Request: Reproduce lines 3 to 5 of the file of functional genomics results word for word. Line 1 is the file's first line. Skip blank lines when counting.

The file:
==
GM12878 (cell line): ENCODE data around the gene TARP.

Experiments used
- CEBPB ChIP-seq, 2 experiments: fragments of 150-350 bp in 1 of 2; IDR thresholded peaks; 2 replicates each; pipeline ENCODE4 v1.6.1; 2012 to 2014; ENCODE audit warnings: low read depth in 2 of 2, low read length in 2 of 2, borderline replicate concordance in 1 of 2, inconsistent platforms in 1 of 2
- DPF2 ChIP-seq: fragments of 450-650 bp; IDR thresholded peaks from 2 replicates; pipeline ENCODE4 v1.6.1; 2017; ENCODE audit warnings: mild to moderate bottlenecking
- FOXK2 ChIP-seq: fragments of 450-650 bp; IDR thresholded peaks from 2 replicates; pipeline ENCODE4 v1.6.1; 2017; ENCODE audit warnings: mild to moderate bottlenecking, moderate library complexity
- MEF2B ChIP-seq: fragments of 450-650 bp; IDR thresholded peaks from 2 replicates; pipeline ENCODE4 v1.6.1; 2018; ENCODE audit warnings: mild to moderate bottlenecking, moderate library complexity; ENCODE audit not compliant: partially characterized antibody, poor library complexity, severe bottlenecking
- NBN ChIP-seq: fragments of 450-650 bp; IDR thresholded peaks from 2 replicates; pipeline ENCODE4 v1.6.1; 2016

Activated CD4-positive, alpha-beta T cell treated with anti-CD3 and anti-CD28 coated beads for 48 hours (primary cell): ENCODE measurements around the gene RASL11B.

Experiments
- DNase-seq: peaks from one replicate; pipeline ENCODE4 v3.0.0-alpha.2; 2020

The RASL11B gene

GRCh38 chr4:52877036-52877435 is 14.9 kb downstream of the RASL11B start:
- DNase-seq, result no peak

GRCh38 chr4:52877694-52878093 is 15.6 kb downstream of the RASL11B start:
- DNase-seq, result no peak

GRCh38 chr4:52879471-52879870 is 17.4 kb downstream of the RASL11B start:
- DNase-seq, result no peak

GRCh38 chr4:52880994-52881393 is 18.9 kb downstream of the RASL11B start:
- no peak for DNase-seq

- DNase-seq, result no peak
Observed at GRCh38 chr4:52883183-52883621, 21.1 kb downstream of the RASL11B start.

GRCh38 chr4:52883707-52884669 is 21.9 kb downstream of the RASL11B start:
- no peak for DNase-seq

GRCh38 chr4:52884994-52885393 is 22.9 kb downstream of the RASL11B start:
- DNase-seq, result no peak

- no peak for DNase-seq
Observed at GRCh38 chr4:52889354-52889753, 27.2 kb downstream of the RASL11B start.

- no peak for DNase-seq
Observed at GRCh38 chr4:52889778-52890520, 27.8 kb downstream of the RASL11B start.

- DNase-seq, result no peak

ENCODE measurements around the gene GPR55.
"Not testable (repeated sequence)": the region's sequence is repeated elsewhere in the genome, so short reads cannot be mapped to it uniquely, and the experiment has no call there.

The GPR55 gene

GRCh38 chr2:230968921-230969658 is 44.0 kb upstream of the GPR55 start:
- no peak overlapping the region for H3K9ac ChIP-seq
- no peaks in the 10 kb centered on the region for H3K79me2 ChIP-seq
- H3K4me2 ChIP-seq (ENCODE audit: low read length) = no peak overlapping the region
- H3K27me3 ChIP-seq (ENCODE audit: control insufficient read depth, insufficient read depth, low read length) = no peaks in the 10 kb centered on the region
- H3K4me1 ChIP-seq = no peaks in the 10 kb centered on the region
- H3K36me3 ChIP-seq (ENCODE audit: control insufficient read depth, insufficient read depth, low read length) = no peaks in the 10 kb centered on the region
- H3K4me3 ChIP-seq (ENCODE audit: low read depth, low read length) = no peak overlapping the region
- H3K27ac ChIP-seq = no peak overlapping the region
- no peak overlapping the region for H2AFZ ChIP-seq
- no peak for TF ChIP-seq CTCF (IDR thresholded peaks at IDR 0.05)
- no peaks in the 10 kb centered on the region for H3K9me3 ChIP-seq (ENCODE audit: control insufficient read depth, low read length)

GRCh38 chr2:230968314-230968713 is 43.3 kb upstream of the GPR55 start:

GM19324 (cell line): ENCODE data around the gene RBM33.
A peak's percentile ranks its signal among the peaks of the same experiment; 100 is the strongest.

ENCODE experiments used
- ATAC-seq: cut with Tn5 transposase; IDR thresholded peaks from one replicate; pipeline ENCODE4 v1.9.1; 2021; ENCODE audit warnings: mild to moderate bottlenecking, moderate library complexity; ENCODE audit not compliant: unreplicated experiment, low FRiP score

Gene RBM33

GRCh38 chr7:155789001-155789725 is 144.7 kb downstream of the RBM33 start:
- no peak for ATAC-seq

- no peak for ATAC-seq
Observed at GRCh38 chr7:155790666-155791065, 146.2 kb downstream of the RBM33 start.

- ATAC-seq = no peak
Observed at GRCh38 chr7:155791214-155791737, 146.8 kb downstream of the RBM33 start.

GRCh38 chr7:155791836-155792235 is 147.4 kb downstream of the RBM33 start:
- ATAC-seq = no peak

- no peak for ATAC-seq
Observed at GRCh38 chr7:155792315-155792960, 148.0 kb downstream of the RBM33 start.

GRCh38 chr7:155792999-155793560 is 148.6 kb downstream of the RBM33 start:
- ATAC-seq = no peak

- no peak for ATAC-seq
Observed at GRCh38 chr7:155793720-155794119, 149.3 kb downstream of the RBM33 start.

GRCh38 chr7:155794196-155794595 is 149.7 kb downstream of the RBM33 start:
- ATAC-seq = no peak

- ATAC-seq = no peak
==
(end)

- CEBPB ChIP-seq, 2 experiments: fragments of 150-350 bp in 1 of 2; IDR thresholded peaks; 2 replicates each; pipeline ENCODE4 v1.6.1; 2012 to 2014; ENCODE audit warnings: low read depth in 2 of 2, low read length in 2 of 2, borderline replicate concordance in 1 of 2, inconsistent platforms in 1 of 2
- DPF2 ChIP-seq: fragments of 450-650 bp; IDR thresholded peaks from 2 replicates; pipeline ENCODE4 v1.6.1; 2017; ENCODE audit warnings: mild to moderate bottlenecking
- FOXK2 ChIP-seq: fragments of 450-650 bp; IDR thresholded peaks from 2 replicates; pipeline ENCODE4 v1.6.1; 2017; ENCODE audit warnings: mild to moderate bottlenecking, moderate library complexity